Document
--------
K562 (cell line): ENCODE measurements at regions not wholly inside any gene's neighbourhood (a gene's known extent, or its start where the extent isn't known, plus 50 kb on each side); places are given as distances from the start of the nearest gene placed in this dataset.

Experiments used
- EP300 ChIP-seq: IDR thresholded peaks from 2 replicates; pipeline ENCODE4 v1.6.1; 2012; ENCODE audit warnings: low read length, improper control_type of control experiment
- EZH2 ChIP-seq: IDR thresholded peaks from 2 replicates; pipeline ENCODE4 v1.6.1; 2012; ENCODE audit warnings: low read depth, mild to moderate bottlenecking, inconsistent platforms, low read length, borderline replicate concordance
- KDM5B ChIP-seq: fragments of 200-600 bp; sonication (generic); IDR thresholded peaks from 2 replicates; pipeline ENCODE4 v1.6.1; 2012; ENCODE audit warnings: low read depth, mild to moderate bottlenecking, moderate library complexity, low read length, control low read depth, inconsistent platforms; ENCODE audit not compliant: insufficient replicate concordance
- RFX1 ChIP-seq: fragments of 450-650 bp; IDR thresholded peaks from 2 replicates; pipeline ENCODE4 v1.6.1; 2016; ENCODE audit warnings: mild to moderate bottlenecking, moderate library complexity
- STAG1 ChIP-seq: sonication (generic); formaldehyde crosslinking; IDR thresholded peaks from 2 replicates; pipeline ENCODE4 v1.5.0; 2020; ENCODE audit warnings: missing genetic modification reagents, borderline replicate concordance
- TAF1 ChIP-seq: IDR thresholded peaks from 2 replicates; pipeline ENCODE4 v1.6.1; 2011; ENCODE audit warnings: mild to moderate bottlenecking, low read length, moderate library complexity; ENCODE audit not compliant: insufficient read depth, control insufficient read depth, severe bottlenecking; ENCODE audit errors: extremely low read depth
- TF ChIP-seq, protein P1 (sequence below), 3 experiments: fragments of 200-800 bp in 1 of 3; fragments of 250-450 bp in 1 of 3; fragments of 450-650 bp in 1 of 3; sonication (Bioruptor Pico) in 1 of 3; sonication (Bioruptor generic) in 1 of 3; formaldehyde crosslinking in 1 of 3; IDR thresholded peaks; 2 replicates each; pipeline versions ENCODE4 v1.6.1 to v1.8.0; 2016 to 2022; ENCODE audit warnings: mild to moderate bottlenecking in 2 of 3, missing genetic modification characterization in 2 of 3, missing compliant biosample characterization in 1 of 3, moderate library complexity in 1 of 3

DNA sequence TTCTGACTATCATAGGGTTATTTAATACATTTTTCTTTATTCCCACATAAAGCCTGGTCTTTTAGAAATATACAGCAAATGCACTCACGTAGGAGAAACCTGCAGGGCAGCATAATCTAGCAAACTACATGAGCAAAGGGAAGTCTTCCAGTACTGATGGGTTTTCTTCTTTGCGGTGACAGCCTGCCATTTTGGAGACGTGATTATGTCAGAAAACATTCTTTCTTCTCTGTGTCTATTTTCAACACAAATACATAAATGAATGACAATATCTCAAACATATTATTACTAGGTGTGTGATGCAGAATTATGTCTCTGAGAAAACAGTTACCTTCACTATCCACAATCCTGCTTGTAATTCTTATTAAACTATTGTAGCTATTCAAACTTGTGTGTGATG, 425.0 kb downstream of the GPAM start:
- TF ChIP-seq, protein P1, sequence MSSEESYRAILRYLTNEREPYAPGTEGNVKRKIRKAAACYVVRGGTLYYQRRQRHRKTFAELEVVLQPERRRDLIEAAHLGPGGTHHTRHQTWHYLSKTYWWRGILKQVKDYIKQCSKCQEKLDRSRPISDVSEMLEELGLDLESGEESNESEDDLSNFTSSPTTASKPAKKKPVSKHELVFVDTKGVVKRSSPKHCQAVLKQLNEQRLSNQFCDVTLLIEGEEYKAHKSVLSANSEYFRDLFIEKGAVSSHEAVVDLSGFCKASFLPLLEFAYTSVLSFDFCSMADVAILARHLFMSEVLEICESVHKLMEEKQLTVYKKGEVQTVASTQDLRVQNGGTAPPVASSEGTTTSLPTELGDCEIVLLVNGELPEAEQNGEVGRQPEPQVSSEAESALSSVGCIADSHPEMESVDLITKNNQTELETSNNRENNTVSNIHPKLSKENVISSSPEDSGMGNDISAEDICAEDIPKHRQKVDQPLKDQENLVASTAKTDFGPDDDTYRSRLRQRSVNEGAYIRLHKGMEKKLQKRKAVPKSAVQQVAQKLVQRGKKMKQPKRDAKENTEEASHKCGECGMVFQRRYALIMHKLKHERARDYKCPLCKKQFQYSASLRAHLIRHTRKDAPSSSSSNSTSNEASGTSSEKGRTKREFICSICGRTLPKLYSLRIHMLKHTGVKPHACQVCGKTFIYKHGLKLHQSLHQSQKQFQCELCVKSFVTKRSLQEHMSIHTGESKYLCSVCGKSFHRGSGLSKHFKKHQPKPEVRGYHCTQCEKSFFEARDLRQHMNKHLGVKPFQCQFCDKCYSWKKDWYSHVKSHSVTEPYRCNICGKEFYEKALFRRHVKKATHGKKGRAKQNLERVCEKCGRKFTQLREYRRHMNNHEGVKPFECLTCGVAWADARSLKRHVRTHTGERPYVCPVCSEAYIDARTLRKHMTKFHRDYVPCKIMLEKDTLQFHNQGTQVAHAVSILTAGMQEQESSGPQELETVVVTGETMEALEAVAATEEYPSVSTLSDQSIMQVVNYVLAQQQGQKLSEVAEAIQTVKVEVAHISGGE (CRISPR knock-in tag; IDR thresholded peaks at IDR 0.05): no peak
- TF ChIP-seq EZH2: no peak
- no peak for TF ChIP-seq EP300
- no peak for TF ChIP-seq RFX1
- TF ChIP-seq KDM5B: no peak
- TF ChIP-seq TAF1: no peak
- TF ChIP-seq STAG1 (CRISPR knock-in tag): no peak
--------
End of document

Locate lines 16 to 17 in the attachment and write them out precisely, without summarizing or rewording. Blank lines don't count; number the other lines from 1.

- TF ChIP-seq TAF1: no peak
- TF ChIP-seq STAG1 (CRISPR knock-in tag): no peak